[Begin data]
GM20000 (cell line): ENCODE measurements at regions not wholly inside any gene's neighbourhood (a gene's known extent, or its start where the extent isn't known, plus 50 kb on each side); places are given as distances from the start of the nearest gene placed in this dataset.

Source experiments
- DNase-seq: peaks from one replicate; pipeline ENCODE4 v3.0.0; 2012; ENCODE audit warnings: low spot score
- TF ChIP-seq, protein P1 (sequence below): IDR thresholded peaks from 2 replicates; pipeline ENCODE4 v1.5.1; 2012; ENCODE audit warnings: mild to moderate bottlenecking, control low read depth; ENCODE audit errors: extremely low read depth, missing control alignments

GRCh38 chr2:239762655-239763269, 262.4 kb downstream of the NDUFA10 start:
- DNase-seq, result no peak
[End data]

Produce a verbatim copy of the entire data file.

GM20000 (cell line): ENCODE measurements at regions not wholly inside any gene's neighbourhood (a gene's known extent, or its start where the extent isn't known, plus 50 kb on each side); places are given as distances from the start of the nearest gene placed in this dataset.

Source experiments
- DNase-seq: peaks from one replicate; pipeline ENCODE4 v3.0.0; 2012; ENCODE audit warnings: low spot score
- TF ChIP-seq, protein P1 (sequence below): IDR thresholded peaks from 2 replicates; pipeline ENCODE4 v1.5.1; 2012; ENCODE audit warnings: mild to moderate bottlenecking, control low read depth; ENCODE audit errors: extremely low read depth, missing control alignments

GRCh38 chr2:239762655-239763269, 262.4 kb downstream of the NDUFA10 start:
- DNase-seq, result no peak